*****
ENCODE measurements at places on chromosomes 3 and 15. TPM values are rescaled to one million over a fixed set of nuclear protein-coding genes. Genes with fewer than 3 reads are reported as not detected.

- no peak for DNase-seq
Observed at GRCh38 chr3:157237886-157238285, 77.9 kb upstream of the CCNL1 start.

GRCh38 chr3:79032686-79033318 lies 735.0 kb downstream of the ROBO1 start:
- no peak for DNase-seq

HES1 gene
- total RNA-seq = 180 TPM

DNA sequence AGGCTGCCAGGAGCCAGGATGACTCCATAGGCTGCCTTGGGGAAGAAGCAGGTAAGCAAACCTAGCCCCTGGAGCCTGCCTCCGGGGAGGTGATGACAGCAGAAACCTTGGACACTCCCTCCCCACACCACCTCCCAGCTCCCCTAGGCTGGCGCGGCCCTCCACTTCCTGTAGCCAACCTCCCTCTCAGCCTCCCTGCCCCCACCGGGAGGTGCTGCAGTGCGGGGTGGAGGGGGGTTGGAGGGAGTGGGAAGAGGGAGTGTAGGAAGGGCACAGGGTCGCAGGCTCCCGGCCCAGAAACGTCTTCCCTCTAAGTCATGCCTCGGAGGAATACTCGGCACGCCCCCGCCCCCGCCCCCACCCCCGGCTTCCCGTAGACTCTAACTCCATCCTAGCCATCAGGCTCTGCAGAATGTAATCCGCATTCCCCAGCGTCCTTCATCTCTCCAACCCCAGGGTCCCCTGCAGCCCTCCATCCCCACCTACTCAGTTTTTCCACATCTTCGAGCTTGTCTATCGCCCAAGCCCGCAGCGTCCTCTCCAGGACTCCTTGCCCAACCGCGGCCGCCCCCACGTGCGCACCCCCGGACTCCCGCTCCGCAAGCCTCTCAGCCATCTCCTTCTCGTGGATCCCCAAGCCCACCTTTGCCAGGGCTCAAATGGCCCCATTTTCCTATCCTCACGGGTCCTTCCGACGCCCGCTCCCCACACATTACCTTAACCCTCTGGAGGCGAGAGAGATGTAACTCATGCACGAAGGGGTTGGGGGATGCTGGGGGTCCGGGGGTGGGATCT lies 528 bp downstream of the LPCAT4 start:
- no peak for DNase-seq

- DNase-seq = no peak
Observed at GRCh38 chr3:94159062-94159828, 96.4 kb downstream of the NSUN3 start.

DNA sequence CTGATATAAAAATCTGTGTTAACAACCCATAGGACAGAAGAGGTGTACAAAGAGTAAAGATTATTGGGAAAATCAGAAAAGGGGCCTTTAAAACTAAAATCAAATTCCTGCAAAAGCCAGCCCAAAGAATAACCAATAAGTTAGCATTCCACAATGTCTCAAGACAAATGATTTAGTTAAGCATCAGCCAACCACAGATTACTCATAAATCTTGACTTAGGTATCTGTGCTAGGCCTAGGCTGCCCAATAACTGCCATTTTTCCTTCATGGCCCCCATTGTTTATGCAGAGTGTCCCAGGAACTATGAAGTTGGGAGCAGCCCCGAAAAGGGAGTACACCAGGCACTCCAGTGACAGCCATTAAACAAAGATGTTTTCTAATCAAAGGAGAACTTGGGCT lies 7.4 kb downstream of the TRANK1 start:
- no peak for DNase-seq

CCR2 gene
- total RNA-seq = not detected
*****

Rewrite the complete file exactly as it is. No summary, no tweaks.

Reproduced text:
ENCODE measurements at places on chromosomes 3 and 15. TPM values are rescaled to one million over a fixed set of nuclear protein-coding genes. Genes with fewer than 3 reads are reported as not detected.

- no peak for DNase-seq
Observed at GRCh38 chr3:157237886-157238285, 77.9 kb upstream of the CCNL1 start.

GRCh38 chr3:79032686-79033318 lies 735.0 kb downstream of the ROBO1 start:
- no peak for DNase-seq

HES1 gene
- total RNA-seq = 180 TPM

DNA sequence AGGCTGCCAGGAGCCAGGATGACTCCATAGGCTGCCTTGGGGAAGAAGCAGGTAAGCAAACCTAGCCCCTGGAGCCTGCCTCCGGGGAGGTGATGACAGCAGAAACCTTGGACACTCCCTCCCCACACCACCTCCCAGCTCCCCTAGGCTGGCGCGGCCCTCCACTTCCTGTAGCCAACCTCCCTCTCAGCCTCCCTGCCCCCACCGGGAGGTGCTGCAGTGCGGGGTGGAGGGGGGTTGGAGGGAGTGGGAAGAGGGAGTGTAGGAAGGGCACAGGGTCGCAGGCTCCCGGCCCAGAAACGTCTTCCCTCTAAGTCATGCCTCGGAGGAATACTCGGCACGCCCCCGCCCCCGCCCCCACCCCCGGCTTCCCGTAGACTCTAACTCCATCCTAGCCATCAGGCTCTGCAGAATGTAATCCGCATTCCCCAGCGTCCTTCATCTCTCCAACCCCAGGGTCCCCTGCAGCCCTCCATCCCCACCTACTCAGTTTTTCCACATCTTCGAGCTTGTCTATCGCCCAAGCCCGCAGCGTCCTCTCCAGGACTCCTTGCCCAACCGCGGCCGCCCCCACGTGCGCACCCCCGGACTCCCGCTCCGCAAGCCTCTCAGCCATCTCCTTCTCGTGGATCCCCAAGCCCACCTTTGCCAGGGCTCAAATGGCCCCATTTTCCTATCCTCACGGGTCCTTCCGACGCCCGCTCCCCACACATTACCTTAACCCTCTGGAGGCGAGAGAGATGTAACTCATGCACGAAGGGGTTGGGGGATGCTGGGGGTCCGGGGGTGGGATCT lies 528 bp downstream of the LPCAT4 start:
- no peak for DNase-seq

- DNase-seq = no peak
Observed at GRCh38 chr3:94159062-94159828, 96.4 kb downstream of the NSUN3 start.

DNA sequence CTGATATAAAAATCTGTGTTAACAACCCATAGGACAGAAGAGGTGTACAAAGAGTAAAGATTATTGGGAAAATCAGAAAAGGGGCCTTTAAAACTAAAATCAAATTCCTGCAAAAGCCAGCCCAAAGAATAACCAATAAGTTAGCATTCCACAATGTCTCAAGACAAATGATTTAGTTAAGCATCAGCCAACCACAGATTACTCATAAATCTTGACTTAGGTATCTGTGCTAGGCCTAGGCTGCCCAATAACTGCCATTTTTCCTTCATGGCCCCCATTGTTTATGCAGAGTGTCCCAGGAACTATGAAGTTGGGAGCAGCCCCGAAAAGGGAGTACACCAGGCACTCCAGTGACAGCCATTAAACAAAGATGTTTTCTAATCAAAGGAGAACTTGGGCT lies 7.4 kb downstream of the TRANK1 start:
- no peak for DNase-seq

CCR2 gene
- total RNA-seq = not detected